Looks like rumours of NSA and its UK counterpart, GCHQ listening to gamers' private conversations on Xbox Live is true after all.
A newly leaked memo from the collection of whistleblower Edward Snowden, published by The Guardian, shows that these security agencies gained access to the private conversation of gamers and also listened to conversations in games like World of Warcraft.
These security agencies that are supposed to protect their citizens were reportedly involved in monitoring the conversations highlighting their new interest in online games. The report said that a memo dated September 2008 from the GCHQ noted that spy agencies had "successfully been able to get the discussions between different game players on Xbox Live," Eurogamer reported.
The American spying agency, NSA had "deployed" real-life agents into games like Xbox Live console network, World of Warcraft and Second Life to monitor and extract more information on "buddylists and interaction."
Online gaming is a big draw to millions of gamers worldwide, where players take different avatars to fight against other clans. Spying agencies are said to have thought there could be the possibility of a terrorist behind the mask of elves and others.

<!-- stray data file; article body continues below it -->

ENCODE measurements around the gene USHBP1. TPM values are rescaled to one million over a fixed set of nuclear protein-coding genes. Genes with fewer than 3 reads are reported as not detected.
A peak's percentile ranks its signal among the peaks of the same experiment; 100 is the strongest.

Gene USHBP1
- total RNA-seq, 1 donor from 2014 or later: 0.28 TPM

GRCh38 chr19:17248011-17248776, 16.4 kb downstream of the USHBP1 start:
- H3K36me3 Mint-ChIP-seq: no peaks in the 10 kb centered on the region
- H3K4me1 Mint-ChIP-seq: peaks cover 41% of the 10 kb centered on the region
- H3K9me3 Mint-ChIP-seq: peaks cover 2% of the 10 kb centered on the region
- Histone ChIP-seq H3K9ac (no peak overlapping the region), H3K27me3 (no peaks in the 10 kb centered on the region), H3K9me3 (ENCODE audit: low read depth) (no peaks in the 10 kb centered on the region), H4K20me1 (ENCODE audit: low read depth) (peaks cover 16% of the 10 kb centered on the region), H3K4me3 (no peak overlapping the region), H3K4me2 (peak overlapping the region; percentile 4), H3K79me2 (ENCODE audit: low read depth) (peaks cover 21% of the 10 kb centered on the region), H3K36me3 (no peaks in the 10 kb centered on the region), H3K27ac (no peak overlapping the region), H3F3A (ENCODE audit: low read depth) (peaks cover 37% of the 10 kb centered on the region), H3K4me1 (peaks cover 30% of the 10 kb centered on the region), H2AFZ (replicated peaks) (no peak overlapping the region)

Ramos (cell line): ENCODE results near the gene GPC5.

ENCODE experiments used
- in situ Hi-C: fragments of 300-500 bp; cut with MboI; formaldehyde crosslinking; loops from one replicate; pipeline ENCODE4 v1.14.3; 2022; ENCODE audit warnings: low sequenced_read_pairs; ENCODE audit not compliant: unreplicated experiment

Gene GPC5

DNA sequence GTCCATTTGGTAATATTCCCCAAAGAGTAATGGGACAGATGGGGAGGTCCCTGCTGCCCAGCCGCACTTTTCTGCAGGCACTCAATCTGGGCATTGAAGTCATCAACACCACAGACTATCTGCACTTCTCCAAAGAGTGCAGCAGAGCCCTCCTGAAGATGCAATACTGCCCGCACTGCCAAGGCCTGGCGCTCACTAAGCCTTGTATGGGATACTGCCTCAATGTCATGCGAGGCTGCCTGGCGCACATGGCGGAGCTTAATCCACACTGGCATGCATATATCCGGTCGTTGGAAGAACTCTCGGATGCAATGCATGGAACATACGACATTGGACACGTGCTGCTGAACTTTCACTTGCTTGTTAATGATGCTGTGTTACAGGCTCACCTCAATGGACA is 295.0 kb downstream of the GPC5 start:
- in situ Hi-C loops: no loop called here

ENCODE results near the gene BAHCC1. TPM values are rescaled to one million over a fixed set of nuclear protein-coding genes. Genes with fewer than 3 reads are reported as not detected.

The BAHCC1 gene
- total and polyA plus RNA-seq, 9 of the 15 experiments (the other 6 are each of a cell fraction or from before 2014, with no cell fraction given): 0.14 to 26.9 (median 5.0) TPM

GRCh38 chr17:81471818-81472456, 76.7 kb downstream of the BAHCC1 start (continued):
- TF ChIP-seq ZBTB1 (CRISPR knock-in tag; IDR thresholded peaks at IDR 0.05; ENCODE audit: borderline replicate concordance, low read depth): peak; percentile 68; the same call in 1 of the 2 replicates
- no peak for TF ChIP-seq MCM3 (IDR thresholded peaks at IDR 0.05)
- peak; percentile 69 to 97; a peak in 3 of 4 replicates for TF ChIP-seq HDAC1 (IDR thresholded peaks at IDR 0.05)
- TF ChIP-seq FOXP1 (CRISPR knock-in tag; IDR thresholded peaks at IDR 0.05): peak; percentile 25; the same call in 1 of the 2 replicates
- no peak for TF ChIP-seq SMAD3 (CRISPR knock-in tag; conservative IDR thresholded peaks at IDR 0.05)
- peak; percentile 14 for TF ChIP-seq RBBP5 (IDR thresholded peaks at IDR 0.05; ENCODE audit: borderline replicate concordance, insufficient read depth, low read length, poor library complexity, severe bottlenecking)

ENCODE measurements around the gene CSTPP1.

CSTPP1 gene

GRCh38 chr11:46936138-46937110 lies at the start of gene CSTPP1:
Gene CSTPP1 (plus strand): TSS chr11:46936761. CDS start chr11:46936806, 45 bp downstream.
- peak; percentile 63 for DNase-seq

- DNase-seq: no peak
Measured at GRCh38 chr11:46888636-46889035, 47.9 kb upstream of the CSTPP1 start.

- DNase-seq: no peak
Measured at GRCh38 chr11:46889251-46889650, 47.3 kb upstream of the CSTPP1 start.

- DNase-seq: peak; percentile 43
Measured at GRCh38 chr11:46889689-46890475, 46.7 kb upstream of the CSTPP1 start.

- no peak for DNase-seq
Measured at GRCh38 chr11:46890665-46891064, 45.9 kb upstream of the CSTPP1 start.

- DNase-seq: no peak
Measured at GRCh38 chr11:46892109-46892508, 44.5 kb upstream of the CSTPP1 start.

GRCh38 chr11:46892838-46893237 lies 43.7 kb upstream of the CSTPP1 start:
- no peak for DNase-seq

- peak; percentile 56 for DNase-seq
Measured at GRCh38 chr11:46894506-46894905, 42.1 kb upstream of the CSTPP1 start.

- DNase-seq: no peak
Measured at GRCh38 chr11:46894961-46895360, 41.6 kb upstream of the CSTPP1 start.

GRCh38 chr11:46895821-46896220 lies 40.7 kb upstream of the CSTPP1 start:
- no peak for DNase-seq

A NSA analyst wrote in one of the briefs that Games "are an opportunity!" The organisation believed, terrorist could "hide in plain sight" in these games. The document notes, "terrorists use online games - but perhaps not for their amusement. They are suspected of using them to communicate secretly and to transfer funds."
"Al-Qaida terrorist target selectors and ... have been found associated with Xbox Live, Second Life, World of Warcraft, and other GVEs [games and virtual environments]. Other targets include Chinese hackers, an Iranian nuclear scientist, Hizballah, and Hamas members," the document further added. However, there has been no evidence to support these arguments.
Such surveillance measures by NSA and others have not fetched any conclusive results in foiling a terrorist attack.
Microsoft and creators of Second Life declined to comment on the report. Blizzard however said that it was "unaware of any surveillance taking place. If it was, it would have been done without our knowledge or permission".
NSA too declined to comment on such surveillance measure in place on video games. The GCHQ said that it could not "confirm or deny" the report and added that all its work is "carried out in accordance with a strict legal and policy framework which ensures that its activities are authorised, necessary and proportionate, and there is rigorous oversight, including from the secretary of state, the interception and intelligence services commissioners and the intelligence and security committee."